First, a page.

Obama's Poll Numbers: What it All Means

If you're a political junkie and you happened upon a few of the major opinion polls that were released Thursday, you might be a little confused.

Ipsos: "Obama's Approval Rating Holds Steady at 58%"

Gallup: "Obama Job Approval Edges Up to 56% - Rating up from administration low point of 52% early last week"

Quinnipiac: "Obama's Approval Drops To 50 Percent, Quinnipiac University National Poll Finds"

Naturally, anyone would be confused after seeing these three headlines.

Is President Obama in huge political trouble? Or do a majority of Americans approve of his job performance? Is he up, down or holding steady? What's the deal?

The simple answer is: who knows?

What we do know is that the Ipsos and Gallup polls are in line with other recent polls - including the CBS News/New York Times poll from last week - which show his approval rating hovering in the mid-to-high 50s.

Maybe, perhaps, Quinnipiac is onto something? It's worth watching to see if other polls start to show a significant downward trend. This could be the first indicator of Mr. Obama really sinking. Then again, it's as important to remember that it could simply be just an anomaly, however.

So, before buying into the overexcited analysis of specific polls and the resulting predictions of what will happen down the road because of said poll, it should be understood that drawing any larger conclusions, especially about the future, based on any single poll, is pure speculation, plain and simple.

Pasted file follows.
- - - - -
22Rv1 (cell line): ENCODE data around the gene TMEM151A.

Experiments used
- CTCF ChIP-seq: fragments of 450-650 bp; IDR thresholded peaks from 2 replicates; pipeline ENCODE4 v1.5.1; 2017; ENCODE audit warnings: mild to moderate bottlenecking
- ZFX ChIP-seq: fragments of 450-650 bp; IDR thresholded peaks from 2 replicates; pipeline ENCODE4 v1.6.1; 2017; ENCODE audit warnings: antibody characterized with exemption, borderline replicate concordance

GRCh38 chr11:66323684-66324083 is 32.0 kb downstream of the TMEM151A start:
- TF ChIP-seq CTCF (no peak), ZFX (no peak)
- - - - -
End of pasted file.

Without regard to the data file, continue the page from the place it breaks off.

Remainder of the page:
Politics Daily's Walter Shapiro recently put it perfectly: "It is ludicrous to argue that polls taken during the first summer of a new presidency are an infallible predictor of anything. Like the stock market, political numbers fluctuate. In truth, most individual surveys are perishable – seeming wizardly windows into the future that are seer today and gone tomorrow. But the weight of polling over a period of months does help to illuminate larger political trends."

During last year's political campaigns, some poll watchers got into the habit of averaging polls together in an attempt to get a better feeling of how candidates were doing. Pollsters cringe at this, mainly because it's a true mixture of apples and oranges: mixing different methodologies and lumping reputable and less-than-reputable polls together. To the average political watcher, though, it helped give a general sense of where candidates stood in the eyes of voters.

Without actually pulling out the calculator, trends are visible by simply looking at various polls over the course of time - especially highly-reputable polls.

And some of those trends can be found by digging a bit deeper into the specific questions asked in these polls.

Take health care, for instance: as the debate has heated up in recent weeks -- and Democrats and the president have had to play defense on the issue -- his numbers have consistently softened.

His approval rating on his handling of health care reform hovers in the low-to-mid 40s (39 percent in today's Quinnipiac poll), steadily dropping from the high-40s to low-50s just a couple of months ago.

Same goes for the economy: in April and May he was in the high-50s to low-60s; now he's consistently polling 10 points less than that.

Do you want real proof that these numbers are evidence of a trend? Simply check out what the president has been saying and doing recently.

Week of July 20: President Obama held health care-related events Monday-Thursday, and his weekly address on Saturday was on health care.

Week of July 27: President Obama held health care-related events Tuesday and Wednesday and an economy-related event on Friday. His weekly address on Saturday was about the economy.

The moral of the story: any given political poll is just a small part of the vista. Multiple polls over the course of time, evidenced by the reaction of the polls' subjects, is the best way to judge where politicians stand in the eyes of voters.

Steve Chaggaris is CBS News' Political Director. You can read more of his posts in Hotsheet here.

  • Steve Chaggaris

    Steve Chaggaris is CBS News' senior political editor.